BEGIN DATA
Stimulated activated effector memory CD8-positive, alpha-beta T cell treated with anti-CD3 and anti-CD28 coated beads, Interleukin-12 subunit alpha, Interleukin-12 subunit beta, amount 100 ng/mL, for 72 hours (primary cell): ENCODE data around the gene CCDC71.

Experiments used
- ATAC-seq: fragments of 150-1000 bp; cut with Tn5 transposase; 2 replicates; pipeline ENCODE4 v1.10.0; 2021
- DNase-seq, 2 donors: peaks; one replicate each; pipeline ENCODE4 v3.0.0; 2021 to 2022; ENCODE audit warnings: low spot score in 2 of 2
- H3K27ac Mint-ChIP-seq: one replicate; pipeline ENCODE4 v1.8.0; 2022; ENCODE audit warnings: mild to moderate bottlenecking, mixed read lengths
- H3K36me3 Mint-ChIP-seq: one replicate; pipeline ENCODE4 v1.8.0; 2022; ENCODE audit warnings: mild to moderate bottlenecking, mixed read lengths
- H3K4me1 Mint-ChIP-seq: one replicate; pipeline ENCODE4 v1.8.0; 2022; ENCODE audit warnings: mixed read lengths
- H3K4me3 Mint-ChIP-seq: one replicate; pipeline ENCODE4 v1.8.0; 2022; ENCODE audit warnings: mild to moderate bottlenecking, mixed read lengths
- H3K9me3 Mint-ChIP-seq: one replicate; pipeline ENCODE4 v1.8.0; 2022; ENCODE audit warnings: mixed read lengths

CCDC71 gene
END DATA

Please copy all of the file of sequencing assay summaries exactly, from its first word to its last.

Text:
Stimulated activated effector memory CD8-positive, alpha-beta T cell treated with anti-CD3 and anti-CD28 coated beads, Interleukin-12 subunit alpha, Interleukin-12 subunit beta, amount 100 ng/mL, for 72 hours (primary cell): ENCODE data around the gene CCDC71.

Experiments used
- ATAC-seq: fragments of 150-1000 bp; cut with Tn5 transposase; 2 replicates; pipeline ENCODE4 v1.10.0; 2021
- DNase-seq, 2 donors: peaks; one replicate each; pipeline ENCODE4 v3.0.0; 2021 to 2022; ENCODE audit warnings: low spot score in 2 of 2
- H3K27ac Mint-ChIP-seq: one replicate; pipeline ENCODE4 v1.8.0; 2022; ENCODE audit warnings: mild to moderate bottlenecking, mixed read lengths
- H3K36me3 Mint-ChIP-seq: one replicate; pipeline ENCODE4 v1.8.0; 2022; ENCODE audit warnings: mild to moderate bottlenecking, mixed read lengths
- H3K4me1 Mint-ChIP-seq: one replicate; pipeline ENCODE4 v1.8.0; 2022; ENCODE audit warnings: mixed read lengths
- H3K4me3 Mint-ChIP-seq: one replicate; pipeline ENCODE4 v1.8.0; 2022; ENCODE audit warnings: mild to moderate bottlenecking, mixed read lengths
- H3K9me3 Mint-ChIP-seq: one replicate; pipeline ENCODE4 v1.8.0; 2022; ENCODE audit warnings: mixed read lengths

CCDC71 gene